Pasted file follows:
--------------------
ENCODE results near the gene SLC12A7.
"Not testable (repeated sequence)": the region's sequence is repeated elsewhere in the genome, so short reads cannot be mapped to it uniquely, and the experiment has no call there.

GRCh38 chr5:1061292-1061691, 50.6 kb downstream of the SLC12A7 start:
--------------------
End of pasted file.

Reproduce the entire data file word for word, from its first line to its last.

ENCODE results near the gene SLC12A7.
"Not testable (repeated sequence)": the region's sequence is repeated elsewhere in the genome, so short reads cannot be mapped to it uniquely, and the experiment has no call there.

GRCh38 chr5:1061292-1061691, 50.6 kb downstream of the SLC12A7 start: